I do this in my KitchenAid stand mixer, which makes it easier, but you don't need it.

1/8 - 1/4 C. cherries (I usually use frozen — blueberries or other fruit work too)
1/4 C. raisins
4 T. butter (or, if you're like me and can't do that, margarine, or palm oil shortening, and or coconut oil. I always include at least 1 T. coconut oil.)
1/4 C. sugar, maple sugar, and/or brown sugar
1 egg (you could probably do it with egg substitute, which I haven't tried.)
1 1/2 - 2 ripe bananas
1/2 C. + 2 T. gluten free flours of choice (my favorite is 2 T. sorghum, 2 T. millet, 2 T.  rice, 2 T. C. amaranth, plus 2 T. extra of one of the above)
2 1/2 T. arrowroot starch, tapioca starch OR cornstarch
1 t. gluten free baking powder

Preheat oven to 350F

Wash, dry and pit cherries (if fresh), and cut into halves and quarters. Mix this with the raisins and set aside.

Cream shortening or butter with the sugar(s) until light and soft. Add the egg. 

Mash the bananas and add to the creamed mixture (if using the mixer, just adding in hunks is sufficient). Whisk the flours, starch(es), and baking powder together and fold into the banana mixture. Gently stir in the cherries and raisins so they're evenly distributed. 

Fill six parchment muffin cups in a muffin pan and bake 20 -25 min until golden and a toothpick stuck in the middle comes out clean.

Cool on a rack.

Pour a mug of your favorite hot beverage, peel open your warm muffin, and pretend you're in a bakery.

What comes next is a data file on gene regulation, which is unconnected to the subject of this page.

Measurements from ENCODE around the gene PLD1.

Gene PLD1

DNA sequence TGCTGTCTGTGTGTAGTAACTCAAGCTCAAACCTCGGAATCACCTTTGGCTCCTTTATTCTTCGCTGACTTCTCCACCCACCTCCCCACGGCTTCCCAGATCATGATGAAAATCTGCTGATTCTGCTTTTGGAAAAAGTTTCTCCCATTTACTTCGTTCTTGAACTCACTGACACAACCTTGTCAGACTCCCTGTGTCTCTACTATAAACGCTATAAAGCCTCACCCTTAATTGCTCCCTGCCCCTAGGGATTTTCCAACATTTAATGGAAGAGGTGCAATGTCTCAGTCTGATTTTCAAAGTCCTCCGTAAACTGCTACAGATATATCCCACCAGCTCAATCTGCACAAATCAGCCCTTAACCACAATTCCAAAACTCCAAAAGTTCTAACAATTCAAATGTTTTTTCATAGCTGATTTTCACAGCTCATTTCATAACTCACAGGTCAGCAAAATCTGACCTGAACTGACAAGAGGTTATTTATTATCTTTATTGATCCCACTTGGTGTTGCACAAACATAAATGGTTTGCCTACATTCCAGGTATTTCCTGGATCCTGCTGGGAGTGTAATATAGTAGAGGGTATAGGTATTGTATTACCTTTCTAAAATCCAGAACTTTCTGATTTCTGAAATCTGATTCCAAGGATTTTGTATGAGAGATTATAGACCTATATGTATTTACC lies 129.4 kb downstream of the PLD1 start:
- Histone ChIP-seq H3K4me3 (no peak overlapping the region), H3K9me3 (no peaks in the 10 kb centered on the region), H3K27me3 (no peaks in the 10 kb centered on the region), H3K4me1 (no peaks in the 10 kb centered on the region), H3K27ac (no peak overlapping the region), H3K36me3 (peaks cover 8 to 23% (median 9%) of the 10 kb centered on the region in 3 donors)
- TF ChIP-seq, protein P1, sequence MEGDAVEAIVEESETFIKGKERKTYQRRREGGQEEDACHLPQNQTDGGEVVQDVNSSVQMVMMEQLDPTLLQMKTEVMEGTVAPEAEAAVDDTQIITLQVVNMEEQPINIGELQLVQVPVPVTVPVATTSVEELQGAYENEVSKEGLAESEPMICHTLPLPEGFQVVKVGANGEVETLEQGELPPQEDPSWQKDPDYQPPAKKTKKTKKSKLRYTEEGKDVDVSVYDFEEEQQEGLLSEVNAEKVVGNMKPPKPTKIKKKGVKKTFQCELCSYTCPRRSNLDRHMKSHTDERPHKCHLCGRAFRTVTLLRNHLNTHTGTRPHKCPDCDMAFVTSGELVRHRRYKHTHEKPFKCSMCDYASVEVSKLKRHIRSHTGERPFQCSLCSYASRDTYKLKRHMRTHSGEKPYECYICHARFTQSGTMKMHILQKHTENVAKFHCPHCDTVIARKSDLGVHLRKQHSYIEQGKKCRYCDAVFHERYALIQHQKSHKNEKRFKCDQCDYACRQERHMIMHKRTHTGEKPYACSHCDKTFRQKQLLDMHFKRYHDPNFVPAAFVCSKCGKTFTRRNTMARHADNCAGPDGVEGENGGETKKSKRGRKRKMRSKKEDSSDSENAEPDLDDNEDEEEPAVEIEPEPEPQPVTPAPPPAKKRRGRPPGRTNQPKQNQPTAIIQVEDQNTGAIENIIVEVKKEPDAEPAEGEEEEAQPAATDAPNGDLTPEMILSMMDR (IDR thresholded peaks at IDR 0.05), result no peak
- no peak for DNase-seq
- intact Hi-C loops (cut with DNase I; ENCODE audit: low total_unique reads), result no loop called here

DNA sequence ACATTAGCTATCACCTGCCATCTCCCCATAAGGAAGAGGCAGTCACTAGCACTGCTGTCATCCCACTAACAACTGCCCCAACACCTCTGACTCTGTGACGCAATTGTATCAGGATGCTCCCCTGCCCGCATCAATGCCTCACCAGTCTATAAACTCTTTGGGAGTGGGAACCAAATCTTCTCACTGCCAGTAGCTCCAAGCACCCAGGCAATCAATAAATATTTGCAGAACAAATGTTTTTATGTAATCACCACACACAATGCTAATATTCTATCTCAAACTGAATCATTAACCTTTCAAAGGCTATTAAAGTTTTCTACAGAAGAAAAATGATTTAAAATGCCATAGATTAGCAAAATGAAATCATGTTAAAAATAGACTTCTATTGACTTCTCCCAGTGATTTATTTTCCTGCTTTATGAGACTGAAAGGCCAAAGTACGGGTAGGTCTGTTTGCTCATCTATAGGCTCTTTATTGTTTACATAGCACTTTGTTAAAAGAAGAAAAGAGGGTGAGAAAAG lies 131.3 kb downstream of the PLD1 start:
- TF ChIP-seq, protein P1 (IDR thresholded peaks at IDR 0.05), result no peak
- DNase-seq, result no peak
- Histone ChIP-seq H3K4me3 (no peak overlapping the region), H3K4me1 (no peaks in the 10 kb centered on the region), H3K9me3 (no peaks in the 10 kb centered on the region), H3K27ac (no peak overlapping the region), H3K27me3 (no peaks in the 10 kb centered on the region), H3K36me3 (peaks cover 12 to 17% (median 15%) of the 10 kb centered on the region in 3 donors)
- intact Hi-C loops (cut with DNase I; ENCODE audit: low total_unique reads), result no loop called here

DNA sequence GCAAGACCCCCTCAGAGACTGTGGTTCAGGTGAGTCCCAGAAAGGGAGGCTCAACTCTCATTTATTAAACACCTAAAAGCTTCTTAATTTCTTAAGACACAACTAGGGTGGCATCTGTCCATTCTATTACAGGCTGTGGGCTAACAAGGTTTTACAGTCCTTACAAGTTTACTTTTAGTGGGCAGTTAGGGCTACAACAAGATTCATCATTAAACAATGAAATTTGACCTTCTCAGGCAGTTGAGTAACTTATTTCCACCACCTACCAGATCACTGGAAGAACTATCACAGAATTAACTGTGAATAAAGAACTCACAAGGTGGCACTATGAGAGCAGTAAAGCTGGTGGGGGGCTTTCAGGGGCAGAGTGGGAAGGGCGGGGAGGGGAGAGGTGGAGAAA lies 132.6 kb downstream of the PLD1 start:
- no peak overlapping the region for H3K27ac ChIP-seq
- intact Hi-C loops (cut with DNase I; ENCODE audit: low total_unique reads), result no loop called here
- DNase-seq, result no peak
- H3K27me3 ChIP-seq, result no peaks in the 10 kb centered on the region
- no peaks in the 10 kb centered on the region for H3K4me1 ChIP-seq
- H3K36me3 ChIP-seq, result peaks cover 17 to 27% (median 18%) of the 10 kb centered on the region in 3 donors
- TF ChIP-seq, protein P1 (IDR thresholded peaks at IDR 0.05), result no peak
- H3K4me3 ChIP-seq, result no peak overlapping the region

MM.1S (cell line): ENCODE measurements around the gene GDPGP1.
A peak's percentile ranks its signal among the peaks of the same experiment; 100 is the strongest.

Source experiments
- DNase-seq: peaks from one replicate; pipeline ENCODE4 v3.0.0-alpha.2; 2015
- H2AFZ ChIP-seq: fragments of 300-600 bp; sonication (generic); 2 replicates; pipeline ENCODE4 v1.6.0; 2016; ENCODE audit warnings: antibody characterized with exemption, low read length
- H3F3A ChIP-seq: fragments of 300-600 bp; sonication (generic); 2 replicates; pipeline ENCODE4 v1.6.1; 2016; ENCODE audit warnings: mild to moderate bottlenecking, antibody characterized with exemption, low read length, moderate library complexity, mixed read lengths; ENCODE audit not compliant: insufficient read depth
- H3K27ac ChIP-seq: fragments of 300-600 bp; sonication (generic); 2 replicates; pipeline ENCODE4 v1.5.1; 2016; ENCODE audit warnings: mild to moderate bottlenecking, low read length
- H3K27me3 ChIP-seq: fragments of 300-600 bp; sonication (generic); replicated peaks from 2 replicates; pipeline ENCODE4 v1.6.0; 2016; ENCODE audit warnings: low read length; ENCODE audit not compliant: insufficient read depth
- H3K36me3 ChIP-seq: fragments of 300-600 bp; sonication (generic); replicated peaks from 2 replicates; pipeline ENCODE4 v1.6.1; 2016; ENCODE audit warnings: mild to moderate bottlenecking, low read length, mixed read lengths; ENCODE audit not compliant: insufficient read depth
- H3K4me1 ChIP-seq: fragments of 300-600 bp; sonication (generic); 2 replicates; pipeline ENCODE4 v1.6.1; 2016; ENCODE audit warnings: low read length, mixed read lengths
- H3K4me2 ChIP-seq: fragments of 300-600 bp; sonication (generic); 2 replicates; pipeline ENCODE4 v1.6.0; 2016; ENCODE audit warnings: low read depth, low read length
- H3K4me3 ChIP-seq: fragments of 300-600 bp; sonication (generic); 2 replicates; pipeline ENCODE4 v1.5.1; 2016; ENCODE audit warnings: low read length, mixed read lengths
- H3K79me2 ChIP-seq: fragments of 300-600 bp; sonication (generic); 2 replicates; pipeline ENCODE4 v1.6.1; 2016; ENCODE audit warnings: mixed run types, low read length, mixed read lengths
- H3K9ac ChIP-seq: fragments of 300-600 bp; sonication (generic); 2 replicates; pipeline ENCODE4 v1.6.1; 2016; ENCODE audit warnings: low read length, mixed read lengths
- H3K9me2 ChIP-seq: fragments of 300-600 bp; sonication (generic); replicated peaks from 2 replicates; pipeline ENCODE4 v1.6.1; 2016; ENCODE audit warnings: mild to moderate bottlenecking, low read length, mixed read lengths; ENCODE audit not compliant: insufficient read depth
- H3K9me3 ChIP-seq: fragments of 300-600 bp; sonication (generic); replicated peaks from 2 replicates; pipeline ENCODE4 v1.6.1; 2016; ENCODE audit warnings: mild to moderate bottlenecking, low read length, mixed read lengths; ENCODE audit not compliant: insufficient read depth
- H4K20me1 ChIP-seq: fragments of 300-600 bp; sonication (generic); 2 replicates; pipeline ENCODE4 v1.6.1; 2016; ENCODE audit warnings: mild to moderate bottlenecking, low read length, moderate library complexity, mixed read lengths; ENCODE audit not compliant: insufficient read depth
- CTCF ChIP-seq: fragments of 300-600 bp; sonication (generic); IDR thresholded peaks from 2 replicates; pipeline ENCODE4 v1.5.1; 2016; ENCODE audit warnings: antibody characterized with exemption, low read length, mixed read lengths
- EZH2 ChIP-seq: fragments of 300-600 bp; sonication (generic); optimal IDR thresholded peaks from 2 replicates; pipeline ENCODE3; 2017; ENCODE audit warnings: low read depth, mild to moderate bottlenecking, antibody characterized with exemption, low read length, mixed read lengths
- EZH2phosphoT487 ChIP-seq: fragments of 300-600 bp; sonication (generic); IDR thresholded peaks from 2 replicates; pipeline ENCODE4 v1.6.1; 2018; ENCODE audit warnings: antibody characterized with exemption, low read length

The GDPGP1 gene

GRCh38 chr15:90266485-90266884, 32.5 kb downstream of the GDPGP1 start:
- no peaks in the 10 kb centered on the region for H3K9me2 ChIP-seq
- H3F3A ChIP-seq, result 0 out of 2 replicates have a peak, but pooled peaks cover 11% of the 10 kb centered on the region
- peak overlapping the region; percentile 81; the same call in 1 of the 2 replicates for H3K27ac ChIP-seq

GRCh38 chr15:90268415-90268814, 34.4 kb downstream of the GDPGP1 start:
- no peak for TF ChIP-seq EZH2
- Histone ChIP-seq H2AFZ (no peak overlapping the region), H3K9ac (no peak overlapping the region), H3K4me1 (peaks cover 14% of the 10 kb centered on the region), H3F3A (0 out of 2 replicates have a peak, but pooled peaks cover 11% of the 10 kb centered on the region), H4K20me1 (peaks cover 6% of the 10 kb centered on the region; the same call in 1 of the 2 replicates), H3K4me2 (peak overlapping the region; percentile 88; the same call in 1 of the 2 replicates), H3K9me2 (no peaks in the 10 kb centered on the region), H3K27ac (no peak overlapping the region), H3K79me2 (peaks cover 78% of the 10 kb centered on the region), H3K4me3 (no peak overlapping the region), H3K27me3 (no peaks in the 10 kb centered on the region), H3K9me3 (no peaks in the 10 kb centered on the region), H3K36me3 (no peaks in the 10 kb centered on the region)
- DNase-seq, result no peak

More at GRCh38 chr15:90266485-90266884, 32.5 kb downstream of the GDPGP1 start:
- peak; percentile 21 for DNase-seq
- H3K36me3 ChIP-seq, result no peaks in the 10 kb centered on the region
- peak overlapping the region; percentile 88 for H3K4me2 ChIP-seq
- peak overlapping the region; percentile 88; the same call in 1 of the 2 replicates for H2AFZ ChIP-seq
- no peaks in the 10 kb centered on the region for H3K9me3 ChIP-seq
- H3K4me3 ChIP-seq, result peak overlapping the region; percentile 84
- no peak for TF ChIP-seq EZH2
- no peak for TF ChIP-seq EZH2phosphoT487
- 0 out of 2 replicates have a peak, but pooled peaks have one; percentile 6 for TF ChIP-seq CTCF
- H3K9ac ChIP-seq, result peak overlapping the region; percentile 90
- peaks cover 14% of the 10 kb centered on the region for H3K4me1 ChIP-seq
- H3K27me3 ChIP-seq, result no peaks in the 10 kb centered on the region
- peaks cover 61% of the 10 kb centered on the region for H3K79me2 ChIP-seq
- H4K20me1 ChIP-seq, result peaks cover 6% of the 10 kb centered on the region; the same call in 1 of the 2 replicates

Seven Years

I've been gluten free for seven years. The other day my husband, who'd just been eating out with a colleague at a new sushi place, proudly brought me home some sushi (some kinds of sushi rolls are pretty much the only restaurant food I can eat). I opened the box, salivating. It's so rare I get to eat something I didn't have to make myself.

I stared at these fancy rolls, dread setting in. One of them, a large one, had a coating on it that I swear looked like... bread crumbs? And these crumbs were scattered around the box. The others had what looked to be soy sauce-based sauces. My heart sank. I called the restaurant to find out what was in the rolls. One had a wheat-based sauce, and that big one was... a breaded katsu roll. He didn't seem to quite understand what the problem was. "Yeah...it has some kind of coating on it..." I knew if I said anything it would be perceived as unwarranted criticism, after he'd tried so hard, after all, to do something nice for me. And there I go again, rejecting a gift with my neuroticism. 

I remember reading something written by a gastroenterologist when I was first diagnosed. In it, this doctor pondered why it is that some of his patients--and almost exclusively male patients--cannot (or rather, will not) understand that gluten free means absolutely none at all, not even a crumb. I guess it applies to patients' families as well. Seven years, I felt like wailing, and I'm being gifted with a breaded katsu roll? 

But I could see disappointment in his face. He'd actually been trying to be nice. He doesn't get it. It's frustrating for him too. I try to understand.